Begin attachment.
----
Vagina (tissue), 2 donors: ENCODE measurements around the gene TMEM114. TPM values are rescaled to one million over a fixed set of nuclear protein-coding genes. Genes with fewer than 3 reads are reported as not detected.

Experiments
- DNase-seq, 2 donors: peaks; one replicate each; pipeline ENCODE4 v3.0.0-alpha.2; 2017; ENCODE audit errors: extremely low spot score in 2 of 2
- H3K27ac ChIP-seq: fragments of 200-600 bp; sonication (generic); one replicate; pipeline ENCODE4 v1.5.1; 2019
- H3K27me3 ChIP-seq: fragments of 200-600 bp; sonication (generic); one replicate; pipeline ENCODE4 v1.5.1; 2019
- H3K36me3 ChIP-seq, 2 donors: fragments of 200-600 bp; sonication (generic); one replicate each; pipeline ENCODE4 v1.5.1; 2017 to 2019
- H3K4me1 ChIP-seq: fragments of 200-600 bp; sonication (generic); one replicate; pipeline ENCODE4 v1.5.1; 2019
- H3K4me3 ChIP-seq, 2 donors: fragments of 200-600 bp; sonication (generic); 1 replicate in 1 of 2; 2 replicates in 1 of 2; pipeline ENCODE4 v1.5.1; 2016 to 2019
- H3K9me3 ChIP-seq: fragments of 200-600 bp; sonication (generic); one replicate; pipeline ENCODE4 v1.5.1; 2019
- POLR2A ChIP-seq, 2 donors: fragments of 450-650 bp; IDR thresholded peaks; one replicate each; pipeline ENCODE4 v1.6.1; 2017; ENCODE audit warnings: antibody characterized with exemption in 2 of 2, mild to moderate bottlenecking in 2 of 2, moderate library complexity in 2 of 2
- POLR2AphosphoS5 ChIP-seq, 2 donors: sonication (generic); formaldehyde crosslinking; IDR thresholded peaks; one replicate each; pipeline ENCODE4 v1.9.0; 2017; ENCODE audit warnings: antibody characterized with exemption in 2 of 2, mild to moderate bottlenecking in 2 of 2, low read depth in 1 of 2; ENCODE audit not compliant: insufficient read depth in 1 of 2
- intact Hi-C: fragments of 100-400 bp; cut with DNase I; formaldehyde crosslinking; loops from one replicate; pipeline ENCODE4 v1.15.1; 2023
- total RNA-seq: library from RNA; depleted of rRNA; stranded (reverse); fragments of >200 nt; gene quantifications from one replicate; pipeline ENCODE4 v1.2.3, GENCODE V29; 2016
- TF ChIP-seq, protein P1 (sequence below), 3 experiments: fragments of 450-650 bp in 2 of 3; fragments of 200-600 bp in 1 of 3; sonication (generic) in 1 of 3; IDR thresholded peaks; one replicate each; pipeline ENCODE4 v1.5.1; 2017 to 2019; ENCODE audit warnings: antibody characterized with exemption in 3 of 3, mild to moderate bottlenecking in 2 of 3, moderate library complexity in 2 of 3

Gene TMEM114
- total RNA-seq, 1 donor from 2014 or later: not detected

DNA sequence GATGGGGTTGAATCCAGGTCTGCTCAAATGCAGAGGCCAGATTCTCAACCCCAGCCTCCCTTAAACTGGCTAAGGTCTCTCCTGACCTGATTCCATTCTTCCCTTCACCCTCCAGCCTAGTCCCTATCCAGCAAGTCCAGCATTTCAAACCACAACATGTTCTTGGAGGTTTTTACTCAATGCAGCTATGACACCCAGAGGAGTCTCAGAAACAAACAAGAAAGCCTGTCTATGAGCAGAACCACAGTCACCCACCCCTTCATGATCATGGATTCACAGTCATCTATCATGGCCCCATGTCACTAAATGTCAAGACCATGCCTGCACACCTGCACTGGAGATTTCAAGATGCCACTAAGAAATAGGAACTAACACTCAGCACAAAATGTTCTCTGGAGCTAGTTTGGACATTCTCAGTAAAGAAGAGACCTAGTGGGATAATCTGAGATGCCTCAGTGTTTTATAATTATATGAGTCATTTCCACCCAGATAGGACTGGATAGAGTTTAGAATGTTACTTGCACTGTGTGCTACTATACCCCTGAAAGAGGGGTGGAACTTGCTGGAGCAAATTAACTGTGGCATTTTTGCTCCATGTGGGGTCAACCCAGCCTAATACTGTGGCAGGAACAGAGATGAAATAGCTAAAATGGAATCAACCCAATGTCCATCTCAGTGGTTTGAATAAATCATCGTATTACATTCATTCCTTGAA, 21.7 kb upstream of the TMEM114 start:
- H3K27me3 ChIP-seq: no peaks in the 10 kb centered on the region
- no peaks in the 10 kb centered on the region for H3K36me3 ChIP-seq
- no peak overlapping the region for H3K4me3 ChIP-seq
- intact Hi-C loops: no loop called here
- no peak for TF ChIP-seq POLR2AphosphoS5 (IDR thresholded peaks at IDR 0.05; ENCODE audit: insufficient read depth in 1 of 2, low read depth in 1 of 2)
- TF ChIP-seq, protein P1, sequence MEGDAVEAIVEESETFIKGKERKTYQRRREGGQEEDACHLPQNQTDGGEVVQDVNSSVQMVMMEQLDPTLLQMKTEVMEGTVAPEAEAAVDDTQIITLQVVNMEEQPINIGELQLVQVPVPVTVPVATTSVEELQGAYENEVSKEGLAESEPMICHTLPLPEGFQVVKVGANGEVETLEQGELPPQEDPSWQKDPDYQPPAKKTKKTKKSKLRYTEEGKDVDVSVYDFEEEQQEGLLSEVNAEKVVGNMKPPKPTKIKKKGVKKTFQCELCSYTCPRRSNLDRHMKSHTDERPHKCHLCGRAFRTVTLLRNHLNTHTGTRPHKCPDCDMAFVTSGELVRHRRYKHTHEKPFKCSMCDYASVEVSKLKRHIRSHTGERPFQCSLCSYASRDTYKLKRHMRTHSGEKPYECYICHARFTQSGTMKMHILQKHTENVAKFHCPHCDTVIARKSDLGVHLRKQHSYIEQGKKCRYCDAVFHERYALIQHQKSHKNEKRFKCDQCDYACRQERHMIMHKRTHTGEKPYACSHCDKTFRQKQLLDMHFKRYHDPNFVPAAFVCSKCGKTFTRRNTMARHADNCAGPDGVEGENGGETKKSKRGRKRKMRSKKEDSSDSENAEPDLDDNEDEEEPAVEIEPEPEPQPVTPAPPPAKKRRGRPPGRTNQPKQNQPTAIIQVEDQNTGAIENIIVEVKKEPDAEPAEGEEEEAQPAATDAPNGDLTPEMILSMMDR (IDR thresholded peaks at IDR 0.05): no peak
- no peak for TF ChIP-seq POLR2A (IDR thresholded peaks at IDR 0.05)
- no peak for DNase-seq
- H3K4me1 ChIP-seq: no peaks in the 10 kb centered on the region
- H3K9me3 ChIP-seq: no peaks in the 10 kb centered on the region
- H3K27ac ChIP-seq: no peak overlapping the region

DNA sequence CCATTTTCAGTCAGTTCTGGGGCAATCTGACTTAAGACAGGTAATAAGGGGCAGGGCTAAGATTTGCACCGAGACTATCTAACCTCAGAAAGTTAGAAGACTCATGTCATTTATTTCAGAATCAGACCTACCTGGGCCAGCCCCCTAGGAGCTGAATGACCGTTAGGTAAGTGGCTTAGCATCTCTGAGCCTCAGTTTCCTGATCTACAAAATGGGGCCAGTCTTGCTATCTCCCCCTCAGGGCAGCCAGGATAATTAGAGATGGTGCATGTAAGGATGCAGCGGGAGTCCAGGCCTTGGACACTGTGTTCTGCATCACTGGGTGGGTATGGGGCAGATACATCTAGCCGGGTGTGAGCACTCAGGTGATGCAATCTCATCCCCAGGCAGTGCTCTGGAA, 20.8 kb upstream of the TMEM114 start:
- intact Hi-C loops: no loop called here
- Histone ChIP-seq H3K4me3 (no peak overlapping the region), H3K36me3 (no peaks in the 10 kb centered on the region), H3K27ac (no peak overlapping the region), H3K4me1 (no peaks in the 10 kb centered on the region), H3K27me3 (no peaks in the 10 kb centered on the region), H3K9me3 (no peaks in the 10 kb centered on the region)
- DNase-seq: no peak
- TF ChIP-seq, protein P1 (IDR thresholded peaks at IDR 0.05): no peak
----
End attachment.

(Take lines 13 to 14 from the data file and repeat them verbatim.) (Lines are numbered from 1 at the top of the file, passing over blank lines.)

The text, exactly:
- total RNA-seq: library from RNA; depleted of rRNA; stranded (reverse); fragments of >200 nt; gene quantifications from one replicate; pipeline ENCODE4 v1.2.3, GENCODE V29; 2016
- TF ChIP-seq, protein P1 (sequence below), 3 experiments: fragments of 450-650 bp in 2 of 3; fragments of 200-600 bp in 1 of 3; sonication (generic) in 1 of 3; IDR thresholded peaks; one replicate each; pipeline ENCODE4 v1.5.1; 2017 to 2019; ENCODE audit warnings: antibody characterized with exemption in 3 of 3, mild to moderate bottlenecking in 2 of 3, moderate library complexity in 2 of 3